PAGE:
Monthly Archives: January 2018

Read: B is for burglar by Sue Grafton


Having recently finished A is for alibi, I just had get Sue Grafton’s next in the “alphabet mystery” series. B is for burglar does not disappoint and if anything, is more enjoyable than the first. Good thing there are many, many more. I’m going to try to intersperse other books in with the Grafton mysteries but clearly this is going to be a major part of my book list for the rest of the year.

The novel opens again with Kinsey Millhone once again tucking into a new case. This one begins as a missing person but soon becomes a murder mystery with lots of unknowns and questions, along with a whole slew of characters it could be just as guilty as next. Kinsey’s character development is phenomenal in this novel. The first one gave just a taste but this one really digs into who she is and her brazen, savvy personality. She is a strong woman who takes no gruff from anyone and takes particular pleasure in when she reverses gender roles and catches men of guard, such as ordering for them at a restaurant. Fun to think that this was written in the mid ’80s with all the talk about stereotypes and pushback that is going on currently in society.

The storyline in B is for burglar, is more complex and intricate than the first novel as well, which is a very good sign for the books to come. Rather than being over the top, the plot begins to unfold as the pieces slowly come into place. The drama is low-key although there are some surprises along the way. Grafton has a good blend of keeping the story progressing while making it realistic at the same time.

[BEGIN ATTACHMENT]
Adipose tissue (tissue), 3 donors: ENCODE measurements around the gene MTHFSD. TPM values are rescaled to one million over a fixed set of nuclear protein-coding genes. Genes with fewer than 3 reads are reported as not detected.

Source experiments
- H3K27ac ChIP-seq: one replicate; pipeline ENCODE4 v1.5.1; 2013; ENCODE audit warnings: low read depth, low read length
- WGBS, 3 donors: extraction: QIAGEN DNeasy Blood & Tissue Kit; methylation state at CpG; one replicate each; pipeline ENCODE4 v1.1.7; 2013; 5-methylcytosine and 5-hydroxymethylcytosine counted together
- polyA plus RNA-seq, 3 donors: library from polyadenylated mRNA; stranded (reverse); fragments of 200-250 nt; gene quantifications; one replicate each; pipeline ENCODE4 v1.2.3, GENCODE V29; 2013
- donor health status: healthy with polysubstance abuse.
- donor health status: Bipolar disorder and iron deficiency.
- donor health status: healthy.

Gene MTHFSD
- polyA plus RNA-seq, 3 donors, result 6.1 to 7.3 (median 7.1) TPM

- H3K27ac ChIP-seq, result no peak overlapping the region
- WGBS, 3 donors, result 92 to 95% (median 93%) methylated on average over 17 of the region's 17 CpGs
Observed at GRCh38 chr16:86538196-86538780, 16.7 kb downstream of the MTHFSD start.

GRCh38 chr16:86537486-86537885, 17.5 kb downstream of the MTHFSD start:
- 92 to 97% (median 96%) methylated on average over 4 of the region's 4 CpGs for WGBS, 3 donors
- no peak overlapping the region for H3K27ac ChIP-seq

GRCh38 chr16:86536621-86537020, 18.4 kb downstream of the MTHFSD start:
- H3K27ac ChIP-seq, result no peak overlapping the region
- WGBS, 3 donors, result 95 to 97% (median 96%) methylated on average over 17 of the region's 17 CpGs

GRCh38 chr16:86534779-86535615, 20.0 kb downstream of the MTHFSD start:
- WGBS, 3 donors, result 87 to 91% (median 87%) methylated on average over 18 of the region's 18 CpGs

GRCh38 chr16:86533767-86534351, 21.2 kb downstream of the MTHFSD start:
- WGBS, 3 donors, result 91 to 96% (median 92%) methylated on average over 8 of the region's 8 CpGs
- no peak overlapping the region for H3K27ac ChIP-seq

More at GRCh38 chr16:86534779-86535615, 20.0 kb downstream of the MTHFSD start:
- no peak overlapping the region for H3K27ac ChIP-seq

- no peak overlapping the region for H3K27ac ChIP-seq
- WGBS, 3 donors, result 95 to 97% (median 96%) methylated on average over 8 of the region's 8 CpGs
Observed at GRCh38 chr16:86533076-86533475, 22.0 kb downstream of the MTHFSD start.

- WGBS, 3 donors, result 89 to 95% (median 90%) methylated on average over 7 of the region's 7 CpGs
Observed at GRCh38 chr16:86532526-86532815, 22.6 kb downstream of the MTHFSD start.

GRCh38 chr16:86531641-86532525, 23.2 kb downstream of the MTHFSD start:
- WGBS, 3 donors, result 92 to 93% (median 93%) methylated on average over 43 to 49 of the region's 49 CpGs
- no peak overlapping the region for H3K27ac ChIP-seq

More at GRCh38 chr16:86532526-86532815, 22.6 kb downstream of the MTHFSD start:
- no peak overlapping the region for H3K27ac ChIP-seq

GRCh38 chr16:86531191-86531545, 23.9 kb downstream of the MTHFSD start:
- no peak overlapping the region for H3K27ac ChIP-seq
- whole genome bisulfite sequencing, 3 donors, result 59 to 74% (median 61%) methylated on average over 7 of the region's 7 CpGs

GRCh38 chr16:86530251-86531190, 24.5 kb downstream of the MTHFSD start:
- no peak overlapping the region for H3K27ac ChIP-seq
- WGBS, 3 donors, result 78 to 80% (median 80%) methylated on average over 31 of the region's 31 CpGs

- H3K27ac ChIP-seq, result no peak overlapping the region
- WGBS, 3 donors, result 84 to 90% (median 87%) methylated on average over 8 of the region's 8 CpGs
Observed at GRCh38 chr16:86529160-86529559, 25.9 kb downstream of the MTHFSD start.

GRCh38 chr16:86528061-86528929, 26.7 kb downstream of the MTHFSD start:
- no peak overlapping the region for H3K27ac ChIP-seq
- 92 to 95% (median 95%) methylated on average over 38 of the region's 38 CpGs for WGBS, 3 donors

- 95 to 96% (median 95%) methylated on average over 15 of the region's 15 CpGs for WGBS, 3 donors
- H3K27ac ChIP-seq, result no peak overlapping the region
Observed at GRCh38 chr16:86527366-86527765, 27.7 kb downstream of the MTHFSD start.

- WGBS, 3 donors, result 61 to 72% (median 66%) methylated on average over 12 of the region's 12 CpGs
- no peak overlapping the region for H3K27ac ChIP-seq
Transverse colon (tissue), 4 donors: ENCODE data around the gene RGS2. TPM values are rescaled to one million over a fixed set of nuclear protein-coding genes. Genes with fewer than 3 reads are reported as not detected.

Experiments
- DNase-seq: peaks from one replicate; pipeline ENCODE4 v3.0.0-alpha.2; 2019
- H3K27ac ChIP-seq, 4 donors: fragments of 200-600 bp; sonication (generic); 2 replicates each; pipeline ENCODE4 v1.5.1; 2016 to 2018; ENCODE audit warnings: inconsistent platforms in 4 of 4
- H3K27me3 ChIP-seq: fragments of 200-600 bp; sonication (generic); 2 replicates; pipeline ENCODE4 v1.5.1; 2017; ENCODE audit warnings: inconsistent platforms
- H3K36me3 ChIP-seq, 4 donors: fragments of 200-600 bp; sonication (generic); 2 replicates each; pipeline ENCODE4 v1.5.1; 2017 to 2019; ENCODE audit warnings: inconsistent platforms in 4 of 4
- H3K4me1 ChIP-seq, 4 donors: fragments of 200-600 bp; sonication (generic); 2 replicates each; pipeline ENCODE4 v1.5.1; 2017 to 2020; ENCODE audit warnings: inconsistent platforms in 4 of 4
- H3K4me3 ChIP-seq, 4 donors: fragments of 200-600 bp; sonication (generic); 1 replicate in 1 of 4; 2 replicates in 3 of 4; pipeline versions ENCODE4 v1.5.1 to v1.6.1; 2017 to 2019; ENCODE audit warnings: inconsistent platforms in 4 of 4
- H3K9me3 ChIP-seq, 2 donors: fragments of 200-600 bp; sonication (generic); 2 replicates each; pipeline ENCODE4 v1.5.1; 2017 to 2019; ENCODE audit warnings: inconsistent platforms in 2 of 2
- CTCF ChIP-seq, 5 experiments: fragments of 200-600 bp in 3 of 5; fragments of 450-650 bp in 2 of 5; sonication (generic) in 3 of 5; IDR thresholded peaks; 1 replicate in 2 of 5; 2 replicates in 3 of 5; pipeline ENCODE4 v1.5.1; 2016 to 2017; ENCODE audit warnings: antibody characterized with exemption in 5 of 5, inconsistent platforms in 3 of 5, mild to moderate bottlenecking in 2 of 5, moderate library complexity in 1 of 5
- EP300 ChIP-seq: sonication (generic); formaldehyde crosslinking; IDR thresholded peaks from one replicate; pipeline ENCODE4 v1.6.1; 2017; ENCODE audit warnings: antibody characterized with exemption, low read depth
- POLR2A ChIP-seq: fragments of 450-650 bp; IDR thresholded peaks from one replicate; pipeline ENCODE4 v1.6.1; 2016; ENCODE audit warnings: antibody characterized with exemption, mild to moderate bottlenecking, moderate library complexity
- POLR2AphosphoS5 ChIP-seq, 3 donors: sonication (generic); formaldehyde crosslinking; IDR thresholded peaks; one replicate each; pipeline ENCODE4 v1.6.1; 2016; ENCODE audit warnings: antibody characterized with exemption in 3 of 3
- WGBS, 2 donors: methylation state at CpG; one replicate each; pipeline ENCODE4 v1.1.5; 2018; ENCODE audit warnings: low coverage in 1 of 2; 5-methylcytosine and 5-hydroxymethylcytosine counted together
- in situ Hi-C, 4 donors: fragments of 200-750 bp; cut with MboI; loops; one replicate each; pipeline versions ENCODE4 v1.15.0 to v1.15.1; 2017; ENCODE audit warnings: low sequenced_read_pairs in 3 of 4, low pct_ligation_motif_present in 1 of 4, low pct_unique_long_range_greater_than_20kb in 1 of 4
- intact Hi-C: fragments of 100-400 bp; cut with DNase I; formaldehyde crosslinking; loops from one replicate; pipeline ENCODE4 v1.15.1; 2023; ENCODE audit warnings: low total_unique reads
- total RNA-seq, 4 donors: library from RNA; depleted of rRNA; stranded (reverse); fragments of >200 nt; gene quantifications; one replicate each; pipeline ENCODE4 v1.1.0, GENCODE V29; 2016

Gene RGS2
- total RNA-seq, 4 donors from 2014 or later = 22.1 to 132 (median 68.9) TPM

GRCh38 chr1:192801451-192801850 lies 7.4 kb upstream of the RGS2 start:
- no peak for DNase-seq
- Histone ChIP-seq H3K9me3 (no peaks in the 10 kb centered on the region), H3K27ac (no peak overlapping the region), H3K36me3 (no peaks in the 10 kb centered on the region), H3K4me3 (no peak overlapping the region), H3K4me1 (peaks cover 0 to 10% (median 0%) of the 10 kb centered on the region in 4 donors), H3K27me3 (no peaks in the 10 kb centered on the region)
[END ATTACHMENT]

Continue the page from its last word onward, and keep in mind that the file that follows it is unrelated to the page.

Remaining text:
One thing that did jump out at me in this novel, Grafton uses a lot of metaphors and similes. Usually they just enhance the scene or emphasize something but there are some that are harsh and brash. Very funny stuff, since it furthers Kinsey’s personality with her inside commentary that the readers also get to enjoy.

Recommended?: Yes! For mystery fans, Sue Grafton fans, and anyone who wants a good crime-fighting drama with a strong woman protagonist. It’s possible to start with this book or read it on its own. But the first book does lay more groundwork although the basics are covered in this one too.

B is for burglar by Sue Grafton book cover


Read: A crack in creation: gene editing and the unthinkable power to control evolution by Jennifer A. Doudna and Samuel H. Sternberg


A crack in creation: gene editing and the unthinkable power to control evolution by Jennifer A. Doudna and Samuel H. Sternberg is a non-fiction book that explains CRISPR cas-9 and its potential societal uses as well as implications. I first learned about this book after catching a tv broadcast with an extended interview with Doudna. Having heard about CRISPR in passing, the interview intrigued me and her succinct, easy-to-understand descriptions made me want to read her book which was being released soon.

While a non-fiction science book about genetics, the overall tone reads more like a narrative than dry facts. Since her career dovetails well with the emergence of gene editing and her role in its popularity, she and her co-author tell the story from her point of view, adding in additional information about what others were doing around the world for the same endeavor, as appropriate. The narration certainly makes it a much more readable book, despite its technical scientific topic. By presenting the science within a story, the content is approachable.